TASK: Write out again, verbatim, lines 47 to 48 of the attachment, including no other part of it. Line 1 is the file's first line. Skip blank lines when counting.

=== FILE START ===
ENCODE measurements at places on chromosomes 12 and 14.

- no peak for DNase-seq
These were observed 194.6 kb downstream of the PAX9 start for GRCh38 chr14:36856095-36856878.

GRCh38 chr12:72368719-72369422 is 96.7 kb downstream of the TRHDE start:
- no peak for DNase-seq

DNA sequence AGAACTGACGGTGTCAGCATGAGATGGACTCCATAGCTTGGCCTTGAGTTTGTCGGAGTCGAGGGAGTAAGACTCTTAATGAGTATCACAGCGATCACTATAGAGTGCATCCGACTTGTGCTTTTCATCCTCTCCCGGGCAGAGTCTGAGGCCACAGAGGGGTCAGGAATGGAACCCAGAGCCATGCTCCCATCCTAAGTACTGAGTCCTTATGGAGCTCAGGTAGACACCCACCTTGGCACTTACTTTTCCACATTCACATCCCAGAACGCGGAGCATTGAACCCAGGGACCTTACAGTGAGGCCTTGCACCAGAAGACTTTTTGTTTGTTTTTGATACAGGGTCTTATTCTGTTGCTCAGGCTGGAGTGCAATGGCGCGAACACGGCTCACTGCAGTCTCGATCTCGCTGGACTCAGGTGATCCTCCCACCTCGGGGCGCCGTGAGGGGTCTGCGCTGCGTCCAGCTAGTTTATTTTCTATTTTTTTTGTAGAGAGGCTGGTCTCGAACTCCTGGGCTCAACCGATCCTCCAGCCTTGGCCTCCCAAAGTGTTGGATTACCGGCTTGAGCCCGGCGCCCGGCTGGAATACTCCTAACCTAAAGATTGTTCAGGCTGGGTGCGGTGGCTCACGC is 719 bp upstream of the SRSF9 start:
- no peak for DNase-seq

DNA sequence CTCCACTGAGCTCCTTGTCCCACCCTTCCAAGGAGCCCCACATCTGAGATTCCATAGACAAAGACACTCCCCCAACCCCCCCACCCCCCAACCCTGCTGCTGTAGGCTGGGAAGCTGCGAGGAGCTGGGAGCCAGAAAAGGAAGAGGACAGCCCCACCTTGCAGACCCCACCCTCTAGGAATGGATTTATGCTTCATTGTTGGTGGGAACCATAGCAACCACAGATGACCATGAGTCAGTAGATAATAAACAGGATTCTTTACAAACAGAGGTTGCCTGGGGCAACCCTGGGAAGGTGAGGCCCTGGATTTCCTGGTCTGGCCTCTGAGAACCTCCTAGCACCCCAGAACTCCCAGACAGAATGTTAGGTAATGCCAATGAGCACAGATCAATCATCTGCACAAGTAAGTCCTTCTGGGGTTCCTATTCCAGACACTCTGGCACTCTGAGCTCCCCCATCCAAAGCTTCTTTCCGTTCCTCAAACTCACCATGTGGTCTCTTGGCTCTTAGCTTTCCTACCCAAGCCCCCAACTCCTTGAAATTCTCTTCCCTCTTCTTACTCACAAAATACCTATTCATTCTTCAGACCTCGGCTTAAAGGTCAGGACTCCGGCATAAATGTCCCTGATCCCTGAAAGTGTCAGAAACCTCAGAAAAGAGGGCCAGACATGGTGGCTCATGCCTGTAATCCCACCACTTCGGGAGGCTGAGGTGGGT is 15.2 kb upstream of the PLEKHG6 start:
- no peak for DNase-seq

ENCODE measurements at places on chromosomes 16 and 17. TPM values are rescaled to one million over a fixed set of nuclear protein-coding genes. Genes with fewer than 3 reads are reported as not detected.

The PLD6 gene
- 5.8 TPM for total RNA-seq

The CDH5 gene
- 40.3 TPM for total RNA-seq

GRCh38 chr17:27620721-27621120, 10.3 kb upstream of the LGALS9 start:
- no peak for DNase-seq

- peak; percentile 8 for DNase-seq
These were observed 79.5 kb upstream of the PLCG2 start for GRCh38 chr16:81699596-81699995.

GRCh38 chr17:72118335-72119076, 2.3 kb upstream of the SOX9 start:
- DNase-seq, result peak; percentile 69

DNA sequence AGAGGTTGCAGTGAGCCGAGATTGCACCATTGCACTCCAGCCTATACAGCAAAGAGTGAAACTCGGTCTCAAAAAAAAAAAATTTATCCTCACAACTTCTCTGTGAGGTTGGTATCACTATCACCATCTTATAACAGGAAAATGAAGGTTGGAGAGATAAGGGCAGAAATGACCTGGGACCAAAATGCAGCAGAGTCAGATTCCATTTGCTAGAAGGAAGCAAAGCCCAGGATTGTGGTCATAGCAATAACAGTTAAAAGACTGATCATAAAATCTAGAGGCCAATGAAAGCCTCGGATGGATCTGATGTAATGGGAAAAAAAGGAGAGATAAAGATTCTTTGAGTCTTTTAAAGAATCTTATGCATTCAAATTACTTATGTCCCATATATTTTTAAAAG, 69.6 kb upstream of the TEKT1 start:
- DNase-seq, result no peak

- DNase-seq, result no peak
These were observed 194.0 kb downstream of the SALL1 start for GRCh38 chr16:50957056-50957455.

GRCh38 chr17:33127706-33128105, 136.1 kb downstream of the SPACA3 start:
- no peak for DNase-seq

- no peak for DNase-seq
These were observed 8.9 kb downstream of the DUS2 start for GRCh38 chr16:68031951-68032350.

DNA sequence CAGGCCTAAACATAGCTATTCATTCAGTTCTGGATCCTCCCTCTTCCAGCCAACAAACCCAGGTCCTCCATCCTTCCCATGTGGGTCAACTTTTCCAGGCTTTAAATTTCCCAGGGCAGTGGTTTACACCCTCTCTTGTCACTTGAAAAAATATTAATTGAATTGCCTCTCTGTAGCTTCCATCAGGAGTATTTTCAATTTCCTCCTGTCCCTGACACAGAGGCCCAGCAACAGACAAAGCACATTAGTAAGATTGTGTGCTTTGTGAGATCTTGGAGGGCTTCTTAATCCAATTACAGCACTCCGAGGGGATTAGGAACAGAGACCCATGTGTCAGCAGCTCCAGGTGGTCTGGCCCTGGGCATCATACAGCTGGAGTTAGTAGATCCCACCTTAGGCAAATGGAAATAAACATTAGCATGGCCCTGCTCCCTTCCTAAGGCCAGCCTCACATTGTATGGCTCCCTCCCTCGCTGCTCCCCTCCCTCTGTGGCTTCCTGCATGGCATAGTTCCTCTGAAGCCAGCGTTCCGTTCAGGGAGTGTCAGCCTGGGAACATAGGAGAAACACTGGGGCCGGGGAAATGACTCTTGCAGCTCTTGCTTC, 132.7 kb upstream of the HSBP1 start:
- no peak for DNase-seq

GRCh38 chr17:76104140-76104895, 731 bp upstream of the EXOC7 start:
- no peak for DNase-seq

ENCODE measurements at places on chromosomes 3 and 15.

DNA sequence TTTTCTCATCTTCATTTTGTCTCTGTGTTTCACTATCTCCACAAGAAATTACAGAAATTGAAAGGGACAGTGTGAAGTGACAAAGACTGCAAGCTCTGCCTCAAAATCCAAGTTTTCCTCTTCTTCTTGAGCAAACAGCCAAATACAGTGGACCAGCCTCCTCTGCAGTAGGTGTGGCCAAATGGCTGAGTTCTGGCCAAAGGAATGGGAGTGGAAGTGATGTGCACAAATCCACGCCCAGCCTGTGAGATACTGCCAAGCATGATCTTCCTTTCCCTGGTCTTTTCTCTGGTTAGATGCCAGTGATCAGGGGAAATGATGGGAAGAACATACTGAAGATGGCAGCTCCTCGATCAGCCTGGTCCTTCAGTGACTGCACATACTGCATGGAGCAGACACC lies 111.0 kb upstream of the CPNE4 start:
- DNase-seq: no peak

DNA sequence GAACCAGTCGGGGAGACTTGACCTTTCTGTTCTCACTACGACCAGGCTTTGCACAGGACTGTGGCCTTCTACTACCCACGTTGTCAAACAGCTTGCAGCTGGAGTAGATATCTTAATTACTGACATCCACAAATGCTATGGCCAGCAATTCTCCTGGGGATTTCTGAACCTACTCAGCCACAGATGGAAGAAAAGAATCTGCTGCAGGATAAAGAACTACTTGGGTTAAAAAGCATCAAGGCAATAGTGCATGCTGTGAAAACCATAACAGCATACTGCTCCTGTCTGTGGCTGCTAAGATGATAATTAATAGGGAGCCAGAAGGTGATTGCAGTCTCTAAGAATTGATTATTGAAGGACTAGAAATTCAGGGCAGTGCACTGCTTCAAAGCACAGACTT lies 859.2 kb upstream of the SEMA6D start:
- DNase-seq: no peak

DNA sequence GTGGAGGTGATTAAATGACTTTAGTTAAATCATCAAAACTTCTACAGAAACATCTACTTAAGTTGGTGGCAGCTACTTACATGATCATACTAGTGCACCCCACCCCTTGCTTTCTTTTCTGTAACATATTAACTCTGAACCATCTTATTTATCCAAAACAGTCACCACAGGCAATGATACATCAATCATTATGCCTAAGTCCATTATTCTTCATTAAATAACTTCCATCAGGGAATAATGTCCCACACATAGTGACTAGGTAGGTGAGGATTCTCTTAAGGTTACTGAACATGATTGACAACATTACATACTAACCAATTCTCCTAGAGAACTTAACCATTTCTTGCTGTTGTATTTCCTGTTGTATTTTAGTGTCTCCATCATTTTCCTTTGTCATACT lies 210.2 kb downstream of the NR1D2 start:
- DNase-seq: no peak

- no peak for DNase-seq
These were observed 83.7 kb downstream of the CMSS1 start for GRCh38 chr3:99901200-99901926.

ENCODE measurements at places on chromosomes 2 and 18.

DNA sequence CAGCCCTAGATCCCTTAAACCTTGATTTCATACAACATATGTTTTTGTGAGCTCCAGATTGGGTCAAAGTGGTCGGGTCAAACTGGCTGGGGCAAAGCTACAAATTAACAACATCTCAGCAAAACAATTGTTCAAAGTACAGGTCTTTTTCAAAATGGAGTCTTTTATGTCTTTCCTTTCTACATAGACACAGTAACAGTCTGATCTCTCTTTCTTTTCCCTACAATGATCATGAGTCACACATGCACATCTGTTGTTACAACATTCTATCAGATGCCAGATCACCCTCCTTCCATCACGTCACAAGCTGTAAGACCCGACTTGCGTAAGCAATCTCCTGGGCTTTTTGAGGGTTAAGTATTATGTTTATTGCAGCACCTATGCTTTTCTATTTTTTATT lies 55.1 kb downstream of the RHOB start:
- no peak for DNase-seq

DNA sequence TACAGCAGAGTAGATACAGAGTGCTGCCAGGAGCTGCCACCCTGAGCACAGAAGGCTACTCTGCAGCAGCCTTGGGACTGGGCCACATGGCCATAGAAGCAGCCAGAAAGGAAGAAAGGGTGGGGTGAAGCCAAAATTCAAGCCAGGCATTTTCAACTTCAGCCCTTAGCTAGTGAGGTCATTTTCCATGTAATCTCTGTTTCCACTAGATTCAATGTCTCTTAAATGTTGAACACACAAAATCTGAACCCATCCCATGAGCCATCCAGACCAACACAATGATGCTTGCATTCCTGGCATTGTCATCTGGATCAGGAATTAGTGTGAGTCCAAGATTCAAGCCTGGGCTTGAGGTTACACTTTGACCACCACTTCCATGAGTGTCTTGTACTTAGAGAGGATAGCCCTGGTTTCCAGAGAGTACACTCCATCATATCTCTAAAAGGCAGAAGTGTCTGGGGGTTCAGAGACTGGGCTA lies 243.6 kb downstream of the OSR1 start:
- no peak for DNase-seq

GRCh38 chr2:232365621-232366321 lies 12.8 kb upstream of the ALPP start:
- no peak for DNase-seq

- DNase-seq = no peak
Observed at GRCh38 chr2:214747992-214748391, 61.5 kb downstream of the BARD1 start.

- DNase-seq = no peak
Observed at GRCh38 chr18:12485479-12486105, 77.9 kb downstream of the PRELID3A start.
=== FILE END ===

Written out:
GRCh38 chr2:232365621-232366321 lies 12.8 kb upstream of the ALPP start:
- no peak for DNase-seq